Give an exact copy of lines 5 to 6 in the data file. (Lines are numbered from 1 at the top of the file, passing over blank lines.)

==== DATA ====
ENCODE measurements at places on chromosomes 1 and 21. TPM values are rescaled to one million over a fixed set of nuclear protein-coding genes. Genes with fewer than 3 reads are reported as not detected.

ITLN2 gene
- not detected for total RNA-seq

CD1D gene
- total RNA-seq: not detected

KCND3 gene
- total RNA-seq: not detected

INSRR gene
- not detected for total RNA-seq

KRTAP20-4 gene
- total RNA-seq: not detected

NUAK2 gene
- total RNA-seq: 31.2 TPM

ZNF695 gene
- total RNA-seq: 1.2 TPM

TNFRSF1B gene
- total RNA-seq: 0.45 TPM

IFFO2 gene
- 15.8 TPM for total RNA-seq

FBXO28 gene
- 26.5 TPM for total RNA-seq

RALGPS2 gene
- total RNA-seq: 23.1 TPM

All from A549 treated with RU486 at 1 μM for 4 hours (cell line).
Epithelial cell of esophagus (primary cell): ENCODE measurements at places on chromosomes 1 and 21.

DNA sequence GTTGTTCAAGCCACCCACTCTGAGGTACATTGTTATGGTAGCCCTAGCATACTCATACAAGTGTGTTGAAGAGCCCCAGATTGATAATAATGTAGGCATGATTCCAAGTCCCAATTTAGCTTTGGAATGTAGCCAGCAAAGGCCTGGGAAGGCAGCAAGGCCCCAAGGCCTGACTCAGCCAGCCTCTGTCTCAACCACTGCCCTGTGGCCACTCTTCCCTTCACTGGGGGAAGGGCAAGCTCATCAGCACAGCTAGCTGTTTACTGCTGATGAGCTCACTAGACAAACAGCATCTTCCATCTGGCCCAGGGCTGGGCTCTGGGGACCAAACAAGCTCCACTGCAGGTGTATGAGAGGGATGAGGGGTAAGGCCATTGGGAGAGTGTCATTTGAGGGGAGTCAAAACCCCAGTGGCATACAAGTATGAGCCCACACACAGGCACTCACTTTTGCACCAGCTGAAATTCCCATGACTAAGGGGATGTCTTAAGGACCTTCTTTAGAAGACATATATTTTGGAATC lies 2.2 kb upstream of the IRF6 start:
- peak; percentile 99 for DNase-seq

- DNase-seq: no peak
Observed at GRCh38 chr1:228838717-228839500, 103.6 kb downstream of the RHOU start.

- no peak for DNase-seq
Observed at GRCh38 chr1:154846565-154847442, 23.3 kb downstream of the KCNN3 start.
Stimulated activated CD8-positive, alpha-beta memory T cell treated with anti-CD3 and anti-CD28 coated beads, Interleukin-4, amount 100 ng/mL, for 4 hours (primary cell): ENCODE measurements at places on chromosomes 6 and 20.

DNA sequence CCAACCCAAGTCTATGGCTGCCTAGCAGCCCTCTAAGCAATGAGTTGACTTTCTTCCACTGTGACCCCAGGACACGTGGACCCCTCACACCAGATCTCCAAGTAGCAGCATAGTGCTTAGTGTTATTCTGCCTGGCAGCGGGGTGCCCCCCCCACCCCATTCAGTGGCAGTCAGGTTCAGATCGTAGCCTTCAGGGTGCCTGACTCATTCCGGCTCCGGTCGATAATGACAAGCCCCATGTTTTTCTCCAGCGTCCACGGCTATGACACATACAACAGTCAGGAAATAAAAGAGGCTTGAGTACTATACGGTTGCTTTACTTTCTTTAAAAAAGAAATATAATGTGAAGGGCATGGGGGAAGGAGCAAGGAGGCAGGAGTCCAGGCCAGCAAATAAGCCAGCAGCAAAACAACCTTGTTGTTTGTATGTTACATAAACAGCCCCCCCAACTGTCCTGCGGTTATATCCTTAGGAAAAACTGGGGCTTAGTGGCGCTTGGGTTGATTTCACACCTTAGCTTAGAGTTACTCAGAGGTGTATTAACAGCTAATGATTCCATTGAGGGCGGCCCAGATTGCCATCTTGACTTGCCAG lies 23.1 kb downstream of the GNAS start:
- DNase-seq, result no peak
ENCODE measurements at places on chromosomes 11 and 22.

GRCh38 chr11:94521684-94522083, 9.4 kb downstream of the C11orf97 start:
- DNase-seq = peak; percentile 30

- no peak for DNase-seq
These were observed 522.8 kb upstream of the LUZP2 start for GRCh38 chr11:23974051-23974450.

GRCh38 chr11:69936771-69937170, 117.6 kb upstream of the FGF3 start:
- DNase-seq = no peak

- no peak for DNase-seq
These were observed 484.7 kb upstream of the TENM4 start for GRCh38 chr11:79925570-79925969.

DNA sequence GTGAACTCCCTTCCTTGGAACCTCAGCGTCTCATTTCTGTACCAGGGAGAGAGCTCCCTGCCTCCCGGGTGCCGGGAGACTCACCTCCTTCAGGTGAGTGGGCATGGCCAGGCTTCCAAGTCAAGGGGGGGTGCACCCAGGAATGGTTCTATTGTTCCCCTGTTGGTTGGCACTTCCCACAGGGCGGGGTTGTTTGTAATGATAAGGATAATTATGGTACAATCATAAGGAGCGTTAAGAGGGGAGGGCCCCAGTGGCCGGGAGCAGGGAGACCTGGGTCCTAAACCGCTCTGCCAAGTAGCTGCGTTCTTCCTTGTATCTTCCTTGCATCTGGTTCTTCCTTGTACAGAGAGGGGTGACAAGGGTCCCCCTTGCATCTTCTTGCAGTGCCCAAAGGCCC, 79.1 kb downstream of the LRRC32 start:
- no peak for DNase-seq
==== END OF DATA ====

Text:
- total RNA-seq: not detected

KCND3 gene